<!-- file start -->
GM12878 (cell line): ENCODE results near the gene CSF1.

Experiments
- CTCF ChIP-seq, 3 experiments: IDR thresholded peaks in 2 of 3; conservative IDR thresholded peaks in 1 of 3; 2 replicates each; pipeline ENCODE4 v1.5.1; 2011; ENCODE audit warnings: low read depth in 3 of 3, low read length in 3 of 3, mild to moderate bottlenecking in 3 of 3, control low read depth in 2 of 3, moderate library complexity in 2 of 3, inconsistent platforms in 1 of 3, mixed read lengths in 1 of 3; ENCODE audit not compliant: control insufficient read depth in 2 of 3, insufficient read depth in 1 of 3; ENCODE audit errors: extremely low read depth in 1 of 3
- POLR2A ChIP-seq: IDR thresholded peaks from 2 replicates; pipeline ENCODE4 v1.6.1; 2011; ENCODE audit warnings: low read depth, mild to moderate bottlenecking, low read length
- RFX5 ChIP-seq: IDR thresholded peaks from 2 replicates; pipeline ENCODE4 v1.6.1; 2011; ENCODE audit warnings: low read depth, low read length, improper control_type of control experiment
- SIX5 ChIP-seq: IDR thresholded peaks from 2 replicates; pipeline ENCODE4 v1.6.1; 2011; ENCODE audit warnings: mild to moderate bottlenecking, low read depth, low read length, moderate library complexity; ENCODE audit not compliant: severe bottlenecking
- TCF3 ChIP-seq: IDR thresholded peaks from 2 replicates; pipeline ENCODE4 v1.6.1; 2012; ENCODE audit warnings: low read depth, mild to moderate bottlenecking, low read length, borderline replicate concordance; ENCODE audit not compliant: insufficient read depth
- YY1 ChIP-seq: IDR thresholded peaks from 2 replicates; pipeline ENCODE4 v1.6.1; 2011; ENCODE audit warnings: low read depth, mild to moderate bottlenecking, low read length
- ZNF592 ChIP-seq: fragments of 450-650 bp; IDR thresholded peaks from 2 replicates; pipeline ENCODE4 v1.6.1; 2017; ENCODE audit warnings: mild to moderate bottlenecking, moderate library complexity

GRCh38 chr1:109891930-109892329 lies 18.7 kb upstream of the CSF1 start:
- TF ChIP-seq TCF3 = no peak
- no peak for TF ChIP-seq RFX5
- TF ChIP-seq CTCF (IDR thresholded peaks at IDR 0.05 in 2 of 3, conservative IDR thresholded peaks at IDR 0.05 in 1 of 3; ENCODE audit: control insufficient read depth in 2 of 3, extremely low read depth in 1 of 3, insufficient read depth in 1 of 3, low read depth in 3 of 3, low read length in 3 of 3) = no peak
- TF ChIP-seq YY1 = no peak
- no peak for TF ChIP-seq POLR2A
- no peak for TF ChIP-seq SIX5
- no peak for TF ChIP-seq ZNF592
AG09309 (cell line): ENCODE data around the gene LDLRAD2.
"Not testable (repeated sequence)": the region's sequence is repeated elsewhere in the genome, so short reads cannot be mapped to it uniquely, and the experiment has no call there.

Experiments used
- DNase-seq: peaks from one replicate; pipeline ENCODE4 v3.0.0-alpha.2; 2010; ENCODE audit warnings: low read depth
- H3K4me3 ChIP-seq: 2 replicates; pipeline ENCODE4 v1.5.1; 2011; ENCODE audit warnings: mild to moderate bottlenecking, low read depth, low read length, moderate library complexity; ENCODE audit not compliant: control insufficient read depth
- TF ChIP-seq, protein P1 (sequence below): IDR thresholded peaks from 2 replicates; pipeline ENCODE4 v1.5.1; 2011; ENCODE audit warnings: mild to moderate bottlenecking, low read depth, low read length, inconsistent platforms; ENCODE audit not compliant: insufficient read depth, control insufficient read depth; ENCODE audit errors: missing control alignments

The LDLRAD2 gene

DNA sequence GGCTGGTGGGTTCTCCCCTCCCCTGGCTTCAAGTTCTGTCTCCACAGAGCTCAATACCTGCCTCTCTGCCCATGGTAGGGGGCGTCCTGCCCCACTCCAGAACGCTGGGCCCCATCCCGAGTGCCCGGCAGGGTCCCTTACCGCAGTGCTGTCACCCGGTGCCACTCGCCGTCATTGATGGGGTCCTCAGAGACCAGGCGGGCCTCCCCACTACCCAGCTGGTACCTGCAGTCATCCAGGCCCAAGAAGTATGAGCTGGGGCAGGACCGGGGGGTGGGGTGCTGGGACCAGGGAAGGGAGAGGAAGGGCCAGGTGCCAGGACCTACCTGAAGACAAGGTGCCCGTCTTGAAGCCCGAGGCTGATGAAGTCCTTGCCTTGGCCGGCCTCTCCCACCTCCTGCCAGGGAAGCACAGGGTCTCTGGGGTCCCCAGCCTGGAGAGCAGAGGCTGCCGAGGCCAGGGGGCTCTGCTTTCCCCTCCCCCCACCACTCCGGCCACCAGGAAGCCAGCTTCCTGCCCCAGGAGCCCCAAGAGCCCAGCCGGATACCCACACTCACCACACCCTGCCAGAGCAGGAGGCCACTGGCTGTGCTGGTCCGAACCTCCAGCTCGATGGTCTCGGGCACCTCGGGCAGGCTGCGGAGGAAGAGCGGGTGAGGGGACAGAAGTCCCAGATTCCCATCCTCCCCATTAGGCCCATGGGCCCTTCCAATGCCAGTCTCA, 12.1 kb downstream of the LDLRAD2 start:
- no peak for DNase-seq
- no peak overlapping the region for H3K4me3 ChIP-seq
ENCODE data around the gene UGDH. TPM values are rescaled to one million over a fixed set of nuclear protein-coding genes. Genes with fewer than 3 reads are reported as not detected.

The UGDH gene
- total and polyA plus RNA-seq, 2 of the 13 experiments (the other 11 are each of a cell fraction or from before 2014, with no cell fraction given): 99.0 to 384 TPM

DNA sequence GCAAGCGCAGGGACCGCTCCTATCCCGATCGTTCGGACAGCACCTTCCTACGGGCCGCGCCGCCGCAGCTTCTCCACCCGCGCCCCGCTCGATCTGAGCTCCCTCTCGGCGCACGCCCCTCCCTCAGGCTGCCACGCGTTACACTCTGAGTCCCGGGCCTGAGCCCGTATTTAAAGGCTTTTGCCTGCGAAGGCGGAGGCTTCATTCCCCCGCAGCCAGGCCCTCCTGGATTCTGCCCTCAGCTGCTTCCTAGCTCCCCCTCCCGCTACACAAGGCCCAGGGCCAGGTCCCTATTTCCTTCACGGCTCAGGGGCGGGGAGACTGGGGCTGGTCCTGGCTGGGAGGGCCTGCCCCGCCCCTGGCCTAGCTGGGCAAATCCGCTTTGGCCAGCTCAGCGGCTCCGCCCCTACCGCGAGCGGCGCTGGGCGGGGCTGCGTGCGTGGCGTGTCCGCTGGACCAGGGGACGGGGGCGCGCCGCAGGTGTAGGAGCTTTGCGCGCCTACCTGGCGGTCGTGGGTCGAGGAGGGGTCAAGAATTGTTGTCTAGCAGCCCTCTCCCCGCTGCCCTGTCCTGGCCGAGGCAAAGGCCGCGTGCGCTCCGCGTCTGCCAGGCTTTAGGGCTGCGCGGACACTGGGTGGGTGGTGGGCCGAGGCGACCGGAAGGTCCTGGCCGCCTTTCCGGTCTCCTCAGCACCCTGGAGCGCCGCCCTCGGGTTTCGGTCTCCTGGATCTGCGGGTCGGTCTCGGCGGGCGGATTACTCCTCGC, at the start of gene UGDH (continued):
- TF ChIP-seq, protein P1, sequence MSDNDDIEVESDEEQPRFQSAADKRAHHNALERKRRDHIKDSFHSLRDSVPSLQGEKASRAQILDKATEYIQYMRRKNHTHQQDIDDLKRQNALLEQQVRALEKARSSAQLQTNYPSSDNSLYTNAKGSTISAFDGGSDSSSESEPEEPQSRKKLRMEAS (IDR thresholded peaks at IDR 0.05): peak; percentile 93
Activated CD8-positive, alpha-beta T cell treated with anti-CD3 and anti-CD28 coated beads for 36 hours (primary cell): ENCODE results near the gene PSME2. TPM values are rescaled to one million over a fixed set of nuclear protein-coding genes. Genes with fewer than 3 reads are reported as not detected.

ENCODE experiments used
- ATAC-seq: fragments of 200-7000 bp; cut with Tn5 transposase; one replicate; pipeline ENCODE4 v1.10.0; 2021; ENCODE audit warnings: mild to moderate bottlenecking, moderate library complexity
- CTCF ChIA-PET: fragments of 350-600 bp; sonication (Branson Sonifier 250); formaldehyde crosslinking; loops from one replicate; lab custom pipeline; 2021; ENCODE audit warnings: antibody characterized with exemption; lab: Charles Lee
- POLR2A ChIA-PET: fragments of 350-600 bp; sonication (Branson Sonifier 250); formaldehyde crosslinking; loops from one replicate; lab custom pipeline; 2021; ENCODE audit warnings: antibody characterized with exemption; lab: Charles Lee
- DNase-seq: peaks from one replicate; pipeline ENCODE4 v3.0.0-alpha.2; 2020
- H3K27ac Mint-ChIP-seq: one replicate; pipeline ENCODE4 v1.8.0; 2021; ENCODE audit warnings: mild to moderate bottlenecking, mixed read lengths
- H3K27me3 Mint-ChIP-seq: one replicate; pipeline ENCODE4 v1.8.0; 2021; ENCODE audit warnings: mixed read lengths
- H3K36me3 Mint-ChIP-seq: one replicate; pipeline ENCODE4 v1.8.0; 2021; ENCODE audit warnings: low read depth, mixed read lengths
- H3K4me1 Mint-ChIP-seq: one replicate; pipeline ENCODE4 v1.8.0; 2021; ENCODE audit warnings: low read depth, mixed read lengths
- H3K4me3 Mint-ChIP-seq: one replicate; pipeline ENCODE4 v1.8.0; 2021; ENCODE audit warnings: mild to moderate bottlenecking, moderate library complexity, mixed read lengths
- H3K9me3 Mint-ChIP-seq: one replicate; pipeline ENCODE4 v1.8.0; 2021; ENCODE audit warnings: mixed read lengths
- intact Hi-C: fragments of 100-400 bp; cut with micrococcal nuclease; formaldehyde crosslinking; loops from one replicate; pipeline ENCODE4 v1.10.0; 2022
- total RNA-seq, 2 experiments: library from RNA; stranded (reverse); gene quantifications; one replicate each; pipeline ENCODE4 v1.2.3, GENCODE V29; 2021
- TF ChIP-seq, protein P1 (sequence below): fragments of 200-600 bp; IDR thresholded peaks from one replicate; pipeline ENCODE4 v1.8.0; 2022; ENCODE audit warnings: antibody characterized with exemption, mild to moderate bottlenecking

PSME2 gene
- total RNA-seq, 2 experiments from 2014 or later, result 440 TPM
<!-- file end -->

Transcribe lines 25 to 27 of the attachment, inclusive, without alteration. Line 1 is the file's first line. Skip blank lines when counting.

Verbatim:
DNA sequence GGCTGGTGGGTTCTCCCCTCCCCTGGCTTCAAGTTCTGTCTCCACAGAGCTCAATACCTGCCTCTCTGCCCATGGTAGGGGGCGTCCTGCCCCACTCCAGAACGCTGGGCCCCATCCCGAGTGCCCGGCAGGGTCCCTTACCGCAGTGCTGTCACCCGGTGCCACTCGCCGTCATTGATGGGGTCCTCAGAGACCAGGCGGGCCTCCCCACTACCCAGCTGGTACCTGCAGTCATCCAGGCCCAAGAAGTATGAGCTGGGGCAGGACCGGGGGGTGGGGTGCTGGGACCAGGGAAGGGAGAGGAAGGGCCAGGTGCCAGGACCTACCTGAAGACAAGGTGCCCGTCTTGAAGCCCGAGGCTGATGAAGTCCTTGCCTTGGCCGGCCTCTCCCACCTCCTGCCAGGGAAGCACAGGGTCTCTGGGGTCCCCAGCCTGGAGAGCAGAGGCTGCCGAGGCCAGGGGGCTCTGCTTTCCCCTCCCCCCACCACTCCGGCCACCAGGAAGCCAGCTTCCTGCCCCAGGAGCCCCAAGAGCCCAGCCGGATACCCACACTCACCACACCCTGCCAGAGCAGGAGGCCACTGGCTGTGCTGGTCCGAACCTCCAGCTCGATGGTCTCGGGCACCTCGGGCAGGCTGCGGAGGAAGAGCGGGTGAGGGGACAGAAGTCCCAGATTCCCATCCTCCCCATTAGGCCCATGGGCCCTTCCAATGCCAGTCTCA, 12.1 kb downstream of the LDLRAD2 start:
- no peak for DNase-seq
- no peak overlapping the region for H3K4me3 ChIP-seq